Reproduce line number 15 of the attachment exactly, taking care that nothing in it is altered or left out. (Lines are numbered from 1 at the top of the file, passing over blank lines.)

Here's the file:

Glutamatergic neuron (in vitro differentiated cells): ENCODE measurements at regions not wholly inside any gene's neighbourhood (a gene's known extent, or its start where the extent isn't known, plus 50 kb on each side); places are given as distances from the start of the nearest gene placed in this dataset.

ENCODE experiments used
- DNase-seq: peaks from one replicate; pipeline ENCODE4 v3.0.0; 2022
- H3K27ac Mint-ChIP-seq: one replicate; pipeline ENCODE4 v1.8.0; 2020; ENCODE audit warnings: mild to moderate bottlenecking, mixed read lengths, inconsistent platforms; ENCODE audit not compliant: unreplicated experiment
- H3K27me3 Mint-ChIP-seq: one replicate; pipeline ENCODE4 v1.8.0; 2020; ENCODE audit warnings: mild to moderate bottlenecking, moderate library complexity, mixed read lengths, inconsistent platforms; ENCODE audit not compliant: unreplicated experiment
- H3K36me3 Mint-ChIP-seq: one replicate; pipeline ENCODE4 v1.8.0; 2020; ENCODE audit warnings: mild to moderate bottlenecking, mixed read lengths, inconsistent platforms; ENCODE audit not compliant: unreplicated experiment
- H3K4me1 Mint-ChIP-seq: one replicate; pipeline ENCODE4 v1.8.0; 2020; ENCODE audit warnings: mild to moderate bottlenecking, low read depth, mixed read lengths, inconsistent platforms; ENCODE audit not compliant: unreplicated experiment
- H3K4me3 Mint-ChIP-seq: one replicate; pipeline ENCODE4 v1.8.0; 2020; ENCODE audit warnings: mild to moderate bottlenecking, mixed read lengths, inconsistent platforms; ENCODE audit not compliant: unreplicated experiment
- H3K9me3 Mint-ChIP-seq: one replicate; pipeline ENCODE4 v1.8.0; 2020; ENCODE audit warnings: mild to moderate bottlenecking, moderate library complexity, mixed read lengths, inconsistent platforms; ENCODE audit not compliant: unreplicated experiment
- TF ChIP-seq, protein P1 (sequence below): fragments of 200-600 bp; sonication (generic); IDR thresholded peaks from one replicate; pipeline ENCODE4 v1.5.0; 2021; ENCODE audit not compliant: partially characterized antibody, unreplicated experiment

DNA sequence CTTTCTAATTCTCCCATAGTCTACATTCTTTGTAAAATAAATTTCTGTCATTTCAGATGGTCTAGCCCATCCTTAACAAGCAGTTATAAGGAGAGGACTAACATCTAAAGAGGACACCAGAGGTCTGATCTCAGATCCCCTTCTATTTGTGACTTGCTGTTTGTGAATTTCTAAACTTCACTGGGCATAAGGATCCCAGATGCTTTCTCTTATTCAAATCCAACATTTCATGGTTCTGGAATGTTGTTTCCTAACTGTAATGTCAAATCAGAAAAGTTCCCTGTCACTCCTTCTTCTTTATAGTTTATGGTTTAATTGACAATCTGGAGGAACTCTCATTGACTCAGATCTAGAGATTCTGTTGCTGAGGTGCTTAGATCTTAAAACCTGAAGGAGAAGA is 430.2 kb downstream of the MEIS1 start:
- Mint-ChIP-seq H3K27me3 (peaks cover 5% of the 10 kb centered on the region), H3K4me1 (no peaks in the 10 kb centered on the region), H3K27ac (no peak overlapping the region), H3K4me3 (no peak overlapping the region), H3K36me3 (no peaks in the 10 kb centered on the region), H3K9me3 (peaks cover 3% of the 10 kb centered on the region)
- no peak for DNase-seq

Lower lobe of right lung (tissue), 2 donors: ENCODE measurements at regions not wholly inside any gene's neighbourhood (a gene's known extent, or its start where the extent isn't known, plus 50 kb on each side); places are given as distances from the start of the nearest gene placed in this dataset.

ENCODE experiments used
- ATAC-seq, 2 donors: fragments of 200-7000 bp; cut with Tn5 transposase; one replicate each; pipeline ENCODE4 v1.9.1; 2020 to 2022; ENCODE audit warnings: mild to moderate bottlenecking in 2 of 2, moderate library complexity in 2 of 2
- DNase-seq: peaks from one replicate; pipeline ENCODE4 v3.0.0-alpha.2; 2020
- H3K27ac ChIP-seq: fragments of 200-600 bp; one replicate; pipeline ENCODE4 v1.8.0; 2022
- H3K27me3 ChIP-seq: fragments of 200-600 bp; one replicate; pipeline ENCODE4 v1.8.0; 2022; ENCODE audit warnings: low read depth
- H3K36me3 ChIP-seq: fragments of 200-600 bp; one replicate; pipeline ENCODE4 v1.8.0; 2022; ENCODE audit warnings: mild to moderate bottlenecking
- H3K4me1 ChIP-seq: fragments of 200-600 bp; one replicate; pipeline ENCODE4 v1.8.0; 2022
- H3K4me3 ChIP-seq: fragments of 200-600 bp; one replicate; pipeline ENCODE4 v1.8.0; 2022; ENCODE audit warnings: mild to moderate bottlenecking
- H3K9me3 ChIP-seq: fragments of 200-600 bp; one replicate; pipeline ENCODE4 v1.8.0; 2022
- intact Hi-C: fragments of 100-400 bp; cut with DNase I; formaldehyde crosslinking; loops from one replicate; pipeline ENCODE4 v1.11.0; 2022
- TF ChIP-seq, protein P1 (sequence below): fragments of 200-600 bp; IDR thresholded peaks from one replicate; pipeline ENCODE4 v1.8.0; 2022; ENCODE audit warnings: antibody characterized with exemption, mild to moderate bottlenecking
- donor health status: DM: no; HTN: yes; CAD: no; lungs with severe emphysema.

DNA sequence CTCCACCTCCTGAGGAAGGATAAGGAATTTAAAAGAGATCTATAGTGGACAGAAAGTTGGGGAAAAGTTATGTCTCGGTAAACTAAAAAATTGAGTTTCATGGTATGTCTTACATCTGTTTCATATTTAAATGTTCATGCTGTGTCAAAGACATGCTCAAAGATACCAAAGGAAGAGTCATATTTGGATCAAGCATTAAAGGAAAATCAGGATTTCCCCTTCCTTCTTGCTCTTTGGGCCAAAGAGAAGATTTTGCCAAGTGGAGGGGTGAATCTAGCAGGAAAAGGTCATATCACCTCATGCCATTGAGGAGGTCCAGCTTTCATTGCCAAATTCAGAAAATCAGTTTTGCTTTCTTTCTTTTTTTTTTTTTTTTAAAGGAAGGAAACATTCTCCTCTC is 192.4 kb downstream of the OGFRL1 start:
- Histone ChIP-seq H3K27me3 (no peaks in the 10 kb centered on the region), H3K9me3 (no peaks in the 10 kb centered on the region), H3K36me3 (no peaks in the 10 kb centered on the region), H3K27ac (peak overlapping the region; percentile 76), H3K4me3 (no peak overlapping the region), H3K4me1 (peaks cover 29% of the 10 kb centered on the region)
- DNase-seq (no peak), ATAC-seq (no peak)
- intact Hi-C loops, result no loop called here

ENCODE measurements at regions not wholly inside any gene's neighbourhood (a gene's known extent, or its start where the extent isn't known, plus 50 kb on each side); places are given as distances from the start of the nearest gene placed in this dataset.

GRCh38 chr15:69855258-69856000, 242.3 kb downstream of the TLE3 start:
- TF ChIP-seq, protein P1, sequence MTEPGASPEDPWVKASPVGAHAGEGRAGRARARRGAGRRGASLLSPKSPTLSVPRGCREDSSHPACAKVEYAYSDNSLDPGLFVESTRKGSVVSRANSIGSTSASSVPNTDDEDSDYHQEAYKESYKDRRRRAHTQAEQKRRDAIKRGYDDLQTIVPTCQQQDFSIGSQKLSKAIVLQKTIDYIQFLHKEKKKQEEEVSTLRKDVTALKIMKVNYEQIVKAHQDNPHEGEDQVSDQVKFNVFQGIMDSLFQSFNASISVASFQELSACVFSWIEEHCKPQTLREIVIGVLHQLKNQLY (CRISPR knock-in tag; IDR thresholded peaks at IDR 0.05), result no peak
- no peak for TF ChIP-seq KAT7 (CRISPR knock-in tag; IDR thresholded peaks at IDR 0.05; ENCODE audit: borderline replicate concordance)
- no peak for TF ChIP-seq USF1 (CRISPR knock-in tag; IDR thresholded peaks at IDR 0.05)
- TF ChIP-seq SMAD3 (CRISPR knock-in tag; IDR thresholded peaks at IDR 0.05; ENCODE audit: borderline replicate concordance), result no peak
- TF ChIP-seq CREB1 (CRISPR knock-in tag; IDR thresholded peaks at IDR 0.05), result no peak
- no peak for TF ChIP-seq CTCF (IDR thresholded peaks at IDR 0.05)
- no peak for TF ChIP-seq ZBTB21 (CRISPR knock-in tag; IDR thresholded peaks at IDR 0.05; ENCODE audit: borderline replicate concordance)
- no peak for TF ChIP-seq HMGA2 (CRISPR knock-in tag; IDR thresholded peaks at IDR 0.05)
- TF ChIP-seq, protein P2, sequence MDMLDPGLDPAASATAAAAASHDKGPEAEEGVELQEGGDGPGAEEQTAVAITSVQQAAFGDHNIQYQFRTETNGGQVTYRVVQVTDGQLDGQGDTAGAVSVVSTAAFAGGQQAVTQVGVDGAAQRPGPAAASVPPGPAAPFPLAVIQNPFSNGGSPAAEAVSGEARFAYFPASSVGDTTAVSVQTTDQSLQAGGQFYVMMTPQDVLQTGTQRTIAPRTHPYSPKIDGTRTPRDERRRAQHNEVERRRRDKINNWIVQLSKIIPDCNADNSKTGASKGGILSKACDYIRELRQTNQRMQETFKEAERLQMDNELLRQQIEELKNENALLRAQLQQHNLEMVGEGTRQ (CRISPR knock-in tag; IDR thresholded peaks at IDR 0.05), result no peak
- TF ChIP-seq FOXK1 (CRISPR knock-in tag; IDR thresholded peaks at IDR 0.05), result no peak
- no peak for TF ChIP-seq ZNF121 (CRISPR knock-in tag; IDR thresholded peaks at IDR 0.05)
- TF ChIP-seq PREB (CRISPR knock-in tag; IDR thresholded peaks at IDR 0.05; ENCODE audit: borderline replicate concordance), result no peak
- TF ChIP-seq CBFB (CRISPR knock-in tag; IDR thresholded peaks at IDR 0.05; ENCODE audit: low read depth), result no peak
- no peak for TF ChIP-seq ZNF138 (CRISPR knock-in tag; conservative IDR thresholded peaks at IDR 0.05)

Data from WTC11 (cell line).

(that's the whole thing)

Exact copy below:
ENCODE experiments used